The 38th Division had been raised on the initiative of Lloyd George who, unfortunately, had used his influence to appoint friends to senior positions. Of the Division's three Brigades one came from North Wales with battalions of the Royal Welsh Fusiliers raised in Rhyll, Llandudno and the London Welsh. The other two Brigades came from South Wales with battalions from the Royal Welsh Fusiliers, the South Wales Borderers and the Welsh Regiment in L1andudno, Carmarthenshire, Swansea, Cardiff, Gwent and the Rhondda Valley. It had gone to France at the end of 1915 and been in the trenches for the first part of 1916 but this would be its first major battle.

115th Brigade was ordered to attack on ih July. The Brigadier's plan was changed by XV Corps who do not seem to have been aware of the enemy's true strength. At about 8.30 am the Cardiff City Battalion (16 Welsh) and the 1st and 2nd Gwent Battalions (10 & 11 SWB) attacked the Hammerhead, a part of the wood which projected to the east. They had about 500 yards to go over open ground. A planned smoke screen which should have covered the attack from fire from enemy positions on the right failed to materialise and the attacking battalions came under heavy fire from the Hammerhead and from machine guns on their right in Flat Iron Copse. None of the attackers got within 200 yards of the wood. Among those killed were Lieutenants Leonard and Arthur Tregaskis who had returned from Canada to join the Cardiff City Battalion; they are buried in Flat Iron Copse Cemetery. Two other pairs of brothers were to die with the Cardiff City Battalion in Mametz Wood.

General Home, the Commander of XV Corps, was displeased. The divisional commander, Maj Gen Phillips, was sacked and replaced by Maj Gen Watts from 7th Division. Under his command a second attack was launched on 10th July, this time on the southern face of the wood. Before the attack Lt-Col Carden commanding the 16th Royal Welsh Fusiliers from L1andudno addressed his men, "Boys make your peace with God! We are going to take that position and some of us won't come back. But we are going to take it." At 4.30 am the 113 hand 114th Brigades advanced.

By about 6.15 am the first objective, a ride through the wood, had been taken but casualties had been heavy; they included Col Carden who had been killed at the edge of the wood itself. During the morning reserve battalions moved up and the infantry advanced further into the wood in the afternoon after another bombardment. Most of the wood was taken by the evening although German positions at the northern edge held out until the following morning. Mametz Wood is about a mile long and perhaps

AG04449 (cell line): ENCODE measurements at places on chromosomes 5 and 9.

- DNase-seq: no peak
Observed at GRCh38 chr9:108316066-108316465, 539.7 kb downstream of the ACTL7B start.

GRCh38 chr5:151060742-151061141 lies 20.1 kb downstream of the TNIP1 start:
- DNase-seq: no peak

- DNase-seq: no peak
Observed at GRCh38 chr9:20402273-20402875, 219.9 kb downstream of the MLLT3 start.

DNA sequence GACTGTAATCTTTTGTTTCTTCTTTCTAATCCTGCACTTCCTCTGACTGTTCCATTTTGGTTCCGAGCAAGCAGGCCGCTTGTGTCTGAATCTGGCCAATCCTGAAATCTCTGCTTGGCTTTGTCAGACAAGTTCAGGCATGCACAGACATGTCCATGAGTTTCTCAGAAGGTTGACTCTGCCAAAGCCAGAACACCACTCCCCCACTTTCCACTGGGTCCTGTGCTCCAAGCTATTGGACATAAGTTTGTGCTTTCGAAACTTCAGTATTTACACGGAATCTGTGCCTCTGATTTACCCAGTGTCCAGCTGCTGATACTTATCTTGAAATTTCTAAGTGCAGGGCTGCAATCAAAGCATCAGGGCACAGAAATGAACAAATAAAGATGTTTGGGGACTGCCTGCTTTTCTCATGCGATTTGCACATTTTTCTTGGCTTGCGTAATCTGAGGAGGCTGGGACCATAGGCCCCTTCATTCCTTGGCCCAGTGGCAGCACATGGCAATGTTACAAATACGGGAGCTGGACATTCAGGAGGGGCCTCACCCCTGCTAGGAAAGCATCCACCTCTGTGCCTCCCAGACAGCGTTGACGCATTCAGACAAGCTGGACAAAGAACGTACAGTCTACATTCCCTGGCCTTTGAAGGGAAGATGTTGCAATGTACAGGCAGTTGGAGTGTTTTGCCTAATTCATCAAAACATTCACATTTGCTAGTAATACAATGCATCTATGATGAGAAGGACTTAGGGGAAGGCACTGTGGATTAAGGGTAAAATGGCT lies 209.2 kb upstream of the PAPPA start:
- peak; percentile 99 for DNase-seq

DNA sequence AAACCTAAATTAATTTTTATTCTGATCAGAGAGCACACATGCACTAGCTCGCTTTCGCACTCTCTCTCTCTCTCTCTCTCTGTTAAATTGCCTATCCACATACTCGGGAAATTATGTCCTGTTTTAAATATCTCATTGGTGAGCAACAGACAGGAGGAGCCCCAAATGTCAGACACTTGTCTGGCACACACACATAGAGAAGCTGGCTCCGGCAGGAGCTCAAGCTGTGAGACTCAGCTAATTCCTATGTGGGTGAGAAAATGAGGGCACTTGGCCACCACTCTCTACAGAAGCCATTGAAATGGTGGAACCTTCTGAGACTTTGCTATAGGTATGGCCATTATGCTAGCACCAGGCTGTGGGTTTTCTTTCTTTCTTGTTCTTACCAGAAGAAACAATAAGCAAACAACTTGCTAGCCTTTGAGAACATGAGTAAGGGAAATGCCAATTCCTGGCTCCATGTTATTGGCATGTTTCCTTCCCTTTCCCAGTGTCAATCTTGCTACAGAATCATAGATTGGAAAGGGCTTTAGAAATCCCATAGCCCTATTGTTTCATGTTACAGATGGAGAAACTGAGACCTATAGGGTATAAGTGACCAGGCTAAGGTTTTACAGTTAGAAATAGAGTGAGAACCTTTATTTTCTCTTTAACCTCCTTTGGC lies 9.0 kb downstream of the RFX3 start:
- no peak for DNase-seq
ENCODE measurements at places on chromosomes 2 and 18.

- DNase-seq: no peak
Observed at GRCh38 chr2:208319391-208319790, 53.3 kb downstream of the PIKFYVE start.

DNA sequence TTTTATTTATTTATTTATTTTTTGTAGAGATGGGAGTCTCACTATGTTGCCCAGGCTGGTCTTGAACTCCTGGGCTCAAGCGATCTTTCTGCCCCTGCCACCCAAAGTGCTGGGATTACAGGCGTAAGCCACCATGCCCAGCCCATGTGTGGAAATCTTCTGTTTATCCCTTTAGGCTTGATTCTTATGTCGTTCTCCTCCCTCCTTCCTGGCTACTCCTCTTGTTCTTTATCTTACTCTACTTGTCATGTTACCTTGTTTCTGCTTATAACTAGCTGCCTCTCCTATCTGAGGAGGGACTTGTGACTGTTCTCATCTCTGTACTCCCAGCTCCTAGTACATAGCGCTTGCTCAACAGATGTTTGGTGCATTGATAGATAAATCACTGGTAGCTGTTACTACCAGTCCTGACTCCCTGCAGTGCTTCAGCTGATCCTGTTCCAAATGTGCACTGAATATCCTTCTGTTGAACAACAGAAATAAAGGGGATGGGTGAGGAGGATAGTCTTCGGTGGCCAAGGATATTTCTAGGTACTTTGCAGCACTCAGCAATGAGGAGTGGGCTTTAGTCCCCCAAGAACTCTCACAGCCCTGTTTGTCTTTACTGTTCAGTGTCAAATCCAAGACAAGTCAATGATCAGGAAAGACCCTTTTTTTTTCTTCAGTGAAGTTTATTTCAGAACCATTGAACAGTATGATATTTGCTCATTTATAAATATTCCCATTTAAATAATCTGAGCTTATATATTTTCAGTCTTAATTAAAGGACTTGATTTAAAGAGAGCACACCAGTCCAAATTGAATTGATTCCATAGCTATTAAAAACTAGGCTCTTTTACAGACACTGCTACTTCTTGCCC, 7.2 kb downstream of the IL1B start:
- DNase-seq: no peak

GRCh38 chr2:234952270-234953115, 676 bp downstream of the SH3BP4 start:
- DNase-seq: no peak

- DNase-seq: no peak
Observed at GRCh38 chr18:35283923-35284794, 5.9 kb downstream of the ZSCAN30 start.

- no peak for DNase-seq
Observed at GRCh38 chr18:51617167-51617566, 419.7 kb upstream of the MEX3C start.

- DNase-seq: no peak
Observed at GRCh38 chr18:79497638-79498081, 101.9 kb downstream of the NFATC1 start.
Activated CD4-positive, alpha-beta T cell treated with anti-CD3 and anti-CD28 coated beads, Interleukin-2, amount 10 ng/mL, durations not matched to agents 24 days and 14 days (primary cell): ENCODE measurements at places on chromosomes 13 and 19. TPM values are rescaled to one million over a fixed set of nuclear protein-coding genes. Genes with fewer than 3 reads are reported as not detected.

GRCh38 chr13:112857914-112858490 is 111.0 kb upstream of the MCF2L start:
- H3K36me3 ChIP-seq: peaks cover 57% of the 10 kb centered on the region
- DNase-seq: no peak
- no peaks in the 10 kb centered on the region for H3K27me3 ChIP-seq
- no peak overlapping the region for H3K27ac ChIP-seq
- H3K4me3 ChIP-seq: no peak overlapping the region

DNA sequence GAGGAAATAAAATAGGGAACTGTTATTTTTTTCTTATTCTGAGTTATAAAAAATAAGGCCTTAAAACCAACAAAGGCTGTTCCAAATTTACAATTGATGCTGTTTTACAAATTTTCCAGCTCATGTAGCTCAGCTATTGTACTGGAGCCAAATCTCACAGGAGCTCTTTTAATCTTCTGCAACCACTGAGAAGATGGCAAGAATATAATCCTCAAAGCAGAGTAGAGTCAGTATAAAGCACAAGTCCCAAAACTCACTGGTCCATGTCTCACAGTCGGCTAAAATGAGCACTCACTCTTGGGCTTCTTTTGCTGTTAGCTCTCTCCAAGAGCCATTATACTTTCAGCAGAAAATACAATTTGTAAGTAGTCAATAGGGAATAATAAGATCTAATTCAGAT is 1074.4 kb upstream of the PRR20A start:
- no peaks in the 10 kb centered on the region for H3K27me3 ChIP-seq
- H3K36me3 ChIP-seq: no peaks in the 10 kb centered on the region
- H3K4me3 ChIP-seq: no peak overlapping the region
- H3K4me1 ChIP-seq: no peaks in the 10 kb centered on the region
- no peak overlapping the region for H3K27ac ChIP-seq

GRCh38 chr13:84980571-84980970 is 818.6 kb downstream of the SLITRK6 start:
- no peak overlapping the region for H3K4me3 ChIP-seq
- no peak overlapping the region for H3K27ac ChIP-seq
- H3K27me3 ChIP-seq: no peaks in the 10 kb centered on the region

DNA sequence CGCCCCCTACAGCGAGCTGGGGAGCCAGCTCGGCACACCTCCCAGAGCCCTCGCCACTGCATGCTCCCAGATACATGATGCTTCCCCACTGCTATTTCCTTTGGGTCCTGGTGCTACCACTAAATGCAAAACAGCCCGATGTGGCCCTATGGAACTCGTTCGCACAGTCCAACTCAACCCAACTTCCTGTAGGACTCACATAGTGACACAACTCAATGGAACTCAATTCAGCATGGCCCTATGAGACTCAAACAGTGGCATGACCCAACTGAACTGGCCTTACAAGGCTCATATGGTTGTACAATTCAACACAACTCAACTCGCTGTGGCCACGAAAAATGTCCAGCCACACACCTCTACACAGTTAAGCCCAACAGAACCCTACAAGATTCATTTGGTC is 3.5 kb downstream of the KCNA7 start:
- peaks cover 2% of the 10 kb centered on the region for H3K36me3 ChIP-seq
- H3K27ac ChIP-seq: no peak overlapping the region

three-quarters of a mile at its widest; capturing it cost 38th Division about 4,000 casualties (600 killed, 2,750 wounded and 600 missing, most of whom were dead).

At one point the infantry came under fire from both German and British artillery. Captain Wyn Griffith sent a message back to stop the British fire. It got through and the fire ceased. That evening he was told that his younger brother Watcyn had carried the message and had been killed as he returned. In Up to Mametz he wrote, "So I had sent him to his death bearing a message from my own hand in an endeavour to save other men's brothers."

The way was now clear for the next major attack. In the night of 13th July six British divisions formed up, in the dark, on the slopes of Bazentin Ridge. At 3.15 am a hurricane bombardment hit the German lines and five minutes later the infantry stormed forward. The German position was in British hands as dawn broke. In fact the infantry could have gone further, the Germans were completely disorganised and had few reserved, but they were ordered to wait for the cavalry and by the time they reached the front the enemy had regrouped. High Wood, which could probably have been taken easily on the 14th fell two months later after bitter fighting with heavy losses on both sides.

The following day the, 15th July, the South African Brigade moved up to take Delville Wood on the right of the British gains. They took most of the wood and beat off a series of German counter-attacks, one by nine battalions - over twice their original strength. They left the wood four days later having lost about 3,000 of their original 3,150 men.

Another casualty of the fighting around Delville and High Woods was Major Billy Congreve VC who was killed on 20th July. His father Lt-Gen Congreve, commanding XIII Corps, had also won the VC in the Boer War. Billy Congreve had gone on leave before the battle and, on 1st June, had married Pamela Maude. In November, Pamela widowed and pregnant, went to collect her dead husband's decorations (the VC, 050 and MC - from King George V.

On the other flank of the advance the 1st Australian Division attacked Pozieres. It took two days of hard fighting to take the village that had been one of the objectives of the first day's assault. The advance to the German third line continued and it was not only the British who were suffering. A German soldier wrote home in July and described his position, "It is not really a trench, but a little ditch shattered with shells - not the slightest cover and no protection. We have lost fifty men in two days and life is unendurable. "

The South Wales Branch of the Western Front Association raised the money for the 38th Division's Memorial at Mametz Wood (the dragon was sculpted by David Peterson of St Clears). The Branch is still responsible for the monument and contributions to the cost of maintenance are always welcome.

August 1916

"It was exactly as though some invisible scythe had mown them down."